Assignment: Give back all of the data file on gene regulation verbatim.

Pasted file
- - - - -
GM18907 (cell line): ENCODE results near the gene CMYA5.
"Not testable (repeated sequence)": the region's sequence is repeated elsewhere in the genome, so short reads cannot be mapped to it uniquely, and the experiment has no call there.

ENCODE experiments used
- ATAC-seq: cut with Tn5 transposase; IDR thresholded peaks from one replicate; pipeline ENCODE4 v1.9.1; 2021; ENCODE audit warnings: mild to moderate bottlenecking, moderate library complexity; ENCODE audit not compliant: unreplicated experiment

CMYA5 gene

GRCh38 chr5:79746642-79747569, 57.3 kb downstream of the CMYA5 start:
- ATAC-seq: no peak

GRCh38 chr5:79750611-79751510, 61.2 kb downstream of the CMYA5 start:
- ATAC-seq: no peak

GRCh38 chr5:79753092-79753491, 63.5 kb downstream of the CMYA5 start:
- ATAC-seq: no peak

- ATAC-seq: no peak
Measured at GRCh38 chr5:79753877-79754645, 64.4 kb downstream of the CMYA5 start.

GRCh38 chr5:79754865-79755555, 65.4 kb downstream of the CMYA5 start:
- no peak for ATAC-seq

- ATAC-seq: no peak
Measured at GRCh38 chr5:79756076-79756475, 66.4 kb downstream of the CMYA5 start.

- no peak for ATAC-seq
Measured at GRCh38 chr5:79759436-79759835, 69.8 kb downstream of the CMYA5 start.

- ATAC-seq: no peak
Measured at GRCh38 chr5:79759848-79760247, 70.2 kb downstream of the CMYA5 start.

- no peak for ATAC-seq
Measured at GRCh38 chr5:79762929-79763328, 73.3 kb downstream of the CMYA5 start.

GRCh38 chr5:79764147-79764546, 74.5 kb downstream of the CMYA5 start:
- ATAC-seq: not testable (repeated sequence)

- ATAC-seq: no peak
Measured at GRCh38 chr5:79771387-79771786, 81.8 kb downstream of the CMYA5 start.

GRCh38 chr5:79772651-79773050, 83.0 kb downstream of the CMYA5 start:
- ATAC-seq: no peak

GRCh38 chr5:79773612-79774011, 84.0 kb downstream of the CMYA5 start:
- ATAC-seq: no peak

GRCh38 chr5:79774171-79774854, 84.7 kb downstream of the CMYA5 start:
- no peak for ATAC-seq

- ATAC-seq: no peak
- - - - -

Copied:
GM18907 (cell line): ENCODE results near the gene CMYA5.
"Not testable (repeated sequence)": the region's sequence is repeated elsewhere in the genome, so short reads cannot be mapped to it uniquely, and the experiment has no call there.

ENCODE experiments used
- ATAC-seq: cut with Tn5 transposase; IDR thresholded peaks from one replicate; pipeline ENCODE4 v1.9.1; 2021; ENCODE audit warnings: mild to moderate bottlenecking, moderate library complexity; ENCODE audit not compliant: unreplicated experiment

CMYA5 gene

GRCh38 chr5:79746642-79747569, 57.3 kb downstream of the CMYA5 start:
- ATAC-seq: no peak

GRCh38 chr5:79750611-79751510, 61.2 kb downstream of the CMYA5 start:
- ATAC-seq: no peak

GRCh38 chr5:79753092-79753491, 63.5 kb downstream of the CMYA5 start:
- ATAC-seq: no peak

- ATAC-seq: no peak
Measured at GRCh38 chr5:79753877-79754645, 64.4 kb downstream of the CMYA5 start.

GRCh38 chr5:79754865-79755555, 65.4 kb downstream of the CMYA5 start:
- no peak for ATAC-seq

- ATAC-seq: no peak
Measured at GRCh38 chr5:79756076-79756475, 66.4 kb downstream of the CMYA5 start.

- no peak for ATAC-seq
Measured at GRCh38 chr5:79759436-79759835, 69.8 kb downstream of the CMYA5 start.

- ATAC-seq: no peak
Measured at GRCh38 chr5:79759848-79760247, 70.2 kb downstream of the CMYA5 start.

- no peak for ATAC-seq
Measured at GRCh38 chr5:79762929-79763328, 73.3 kb downstream of the CMYA5 start.

GRCh38 chr5:79764147-79764546, 74.5 kb downstream of the CMYA5 start:
- ATAC-seq: not testable (repeated sequence)

- ATAC-seq: no peak
Measured at GRCh38 chr5:79771387-79771786, 81.8 kb downstream of the CMYA5 start.

GRCh38 chr5:79772651-79773050, 83.0 kb downstream of the CMYA5 start:
- ATAC-seq: no peak

GRCh38 chr5:79773612-79774011, 84.0 kb downstream of the CMYA5 start:
- ATAC-seq: no peak

GRCh38 chr5:79774171-79774854, 84.7 kb downstream of the CMYA5 start:
- no peak for ATAC-seq

- ATAC-seq: no peak